Restless Legs Syndrome (RLS)
RLS is marked by uncomfortable leg sensations that occur continually while the body is at rest. It may be a central nervous system disorder and occasionally is associated with iron-deficiency anemia, pregnancy or diabetes. Some researchers estimate that RLS affects as many as 5-15% of the U.S. population.
RLS is characterized by the following signs and symptoms:
The urge to move the legs, which is often accompanied by uncomfortable sensations in the foot, calf or upper leg. (These sensations are usually described as a creeping or crawling feeling and may sometimes be experienced as a tingling, cramping or burning sensation.)
The need to move the legs to relieve the discomfort by stretching, bending or rubbing the legs, tossing or turning in bed, or getting up and pacing the floor
A worsening of discomfort when lying down, especially when trying to fall asleep at night
A tendency to experience the most discomfort late in the day and at night
Continuous nighttime sleep disruption
Periodic Limb Movement Disorder (PLMD)
PLMD is a disorder that consists of periodic movements of the legs, feet, and/or toes during sleep. People with PLMD are often not aware of these movements, and often complain of several symptoms, including: insomnia, excessive daytime sleepiness, frequent awakenings from sleep, or unrefreshing sleep.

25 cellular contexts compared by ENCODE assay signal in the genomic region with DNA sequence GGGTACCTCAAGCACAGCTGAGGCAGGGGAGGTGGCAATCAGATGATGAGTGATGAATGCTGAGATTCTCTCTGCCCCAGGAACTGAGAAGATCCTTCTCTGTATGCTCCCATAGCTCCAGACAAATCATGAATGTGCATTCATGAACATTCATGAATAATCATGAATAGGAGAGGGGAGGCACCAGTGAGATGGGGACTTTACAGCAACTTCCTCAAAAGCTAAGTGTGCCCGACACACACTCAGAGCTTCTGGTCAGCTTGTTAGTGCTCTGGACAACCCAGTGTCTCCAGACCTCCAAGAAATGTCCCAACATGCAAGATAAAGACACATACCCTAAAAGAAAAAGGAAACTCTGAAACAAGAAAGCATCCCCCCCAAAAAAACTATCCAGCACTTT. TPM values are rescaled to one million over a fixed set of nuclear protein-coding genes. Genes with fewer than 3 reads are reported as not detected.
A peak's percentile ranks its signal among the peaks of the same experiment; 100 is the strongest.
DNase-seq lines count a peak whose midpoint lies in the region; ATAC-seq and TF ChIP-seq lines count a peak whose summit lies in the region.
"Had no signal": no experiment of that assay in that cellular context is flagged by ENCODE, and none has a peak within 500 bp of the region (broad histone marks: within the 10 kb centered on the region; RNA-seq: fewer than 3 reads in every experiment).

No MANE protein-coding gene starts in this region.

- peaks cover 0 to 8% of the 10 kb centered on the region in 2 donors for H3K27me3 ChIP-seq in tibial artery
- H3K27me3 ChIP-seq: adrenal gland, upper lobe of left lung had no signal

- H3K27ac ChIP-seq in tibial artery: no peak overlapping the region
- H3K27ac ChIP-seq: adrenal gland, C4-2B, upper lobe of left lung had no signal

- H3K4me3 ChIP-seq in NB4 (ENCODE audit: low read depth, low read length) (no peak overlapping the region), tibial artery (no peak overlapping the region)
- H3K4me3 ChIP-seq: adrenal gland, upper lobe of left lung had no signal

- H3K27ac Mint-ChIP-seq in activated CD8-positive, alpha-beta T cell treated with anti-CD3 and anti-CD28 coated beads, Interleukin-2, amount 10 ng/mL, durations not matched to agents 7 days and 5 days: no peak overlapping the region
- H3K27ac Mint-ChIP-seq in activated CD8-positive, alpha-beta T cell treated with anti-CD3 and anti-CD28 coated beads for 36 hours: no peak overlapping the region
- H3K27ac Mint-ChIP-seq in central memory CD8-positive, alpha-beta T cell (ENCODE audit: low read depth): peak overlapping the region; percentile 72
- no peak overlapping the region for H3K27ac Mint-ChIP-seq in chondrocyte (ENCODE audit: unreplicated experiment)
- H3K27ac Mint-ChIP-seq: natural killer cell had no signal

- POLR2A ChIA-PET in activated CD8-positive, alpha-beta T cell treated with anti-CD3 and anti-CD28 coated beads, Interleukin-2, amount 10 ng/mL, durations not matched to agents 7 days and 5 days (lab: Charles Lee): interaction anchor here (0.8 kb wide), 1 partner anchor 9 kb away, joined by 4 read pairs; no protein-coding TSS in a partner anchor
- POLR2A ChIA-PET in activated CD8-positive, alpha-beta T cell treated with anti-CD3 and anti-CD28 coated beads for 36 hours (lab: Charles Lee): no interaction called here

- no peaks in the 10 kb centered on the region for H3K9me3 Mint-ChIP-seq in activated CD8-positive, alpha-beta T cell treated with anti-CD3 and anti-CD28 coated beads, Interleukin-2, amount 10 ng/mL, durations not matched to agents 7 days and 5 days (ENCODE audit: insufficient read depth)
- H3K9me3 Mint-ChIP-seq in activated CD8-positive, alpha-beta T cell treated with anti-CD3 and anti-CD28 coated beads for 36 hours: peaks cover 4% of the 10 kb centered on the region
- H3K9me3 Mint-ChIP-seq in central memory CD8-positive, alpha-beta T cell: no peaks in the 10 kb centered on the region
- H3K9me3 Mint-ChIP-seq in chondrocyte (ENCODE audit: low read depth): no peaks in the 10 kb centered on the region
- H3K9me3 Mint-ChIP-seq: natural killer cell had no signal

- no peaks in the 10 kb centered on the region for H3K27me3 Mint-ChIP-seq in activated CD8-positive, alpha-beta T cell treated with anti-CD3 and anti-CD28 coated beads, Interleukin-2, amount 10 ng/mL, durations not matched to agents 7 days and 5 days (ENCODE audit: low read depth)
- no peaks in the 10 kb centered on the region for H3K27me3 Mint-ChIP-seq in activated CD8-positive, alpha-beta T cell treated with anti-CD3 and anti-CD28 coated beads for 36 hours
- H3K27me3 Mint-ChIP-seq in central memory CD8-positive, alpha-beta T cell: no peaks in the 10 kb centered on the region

Narcolepsy is a chronic neurological disorder that affects the region of the central nervous system that regulates sleep and wakefulness. Symptoms of narcolepsy generally appear in the second decade of life. It affects an estimated 200,000 Americans, and is characterized by the following signs and symptoms (not all individuals with narcolepsy experience every sign or symptom):
Sudden, uncontrollable episodes of sleep at inappropriate times, such as while having dinner, talking, driving or working
Cataplexy: Sudden episodes of loss of muscle control, ranging from slight weakness (such as limpness at the neck or knees, sagging facial muscles, or inability to speak clearly) to complete body collapse during which the person may appear unconscious, but remains awake and alert (this can be precipitated by intense emotion, such as laughter or anger).
Sleep Paralysis: Inability to talk or move when falling asleep or waking up
Hypnagogic Hallucinations: Vivid, often unpleasant, dream-like experiences that occur while dozing or falling asleep
Disrupted nighttime sleep with frequent awakenings
Automatic Behavior: Performance of routine tasks without memory of the action
Learning and memory difficulties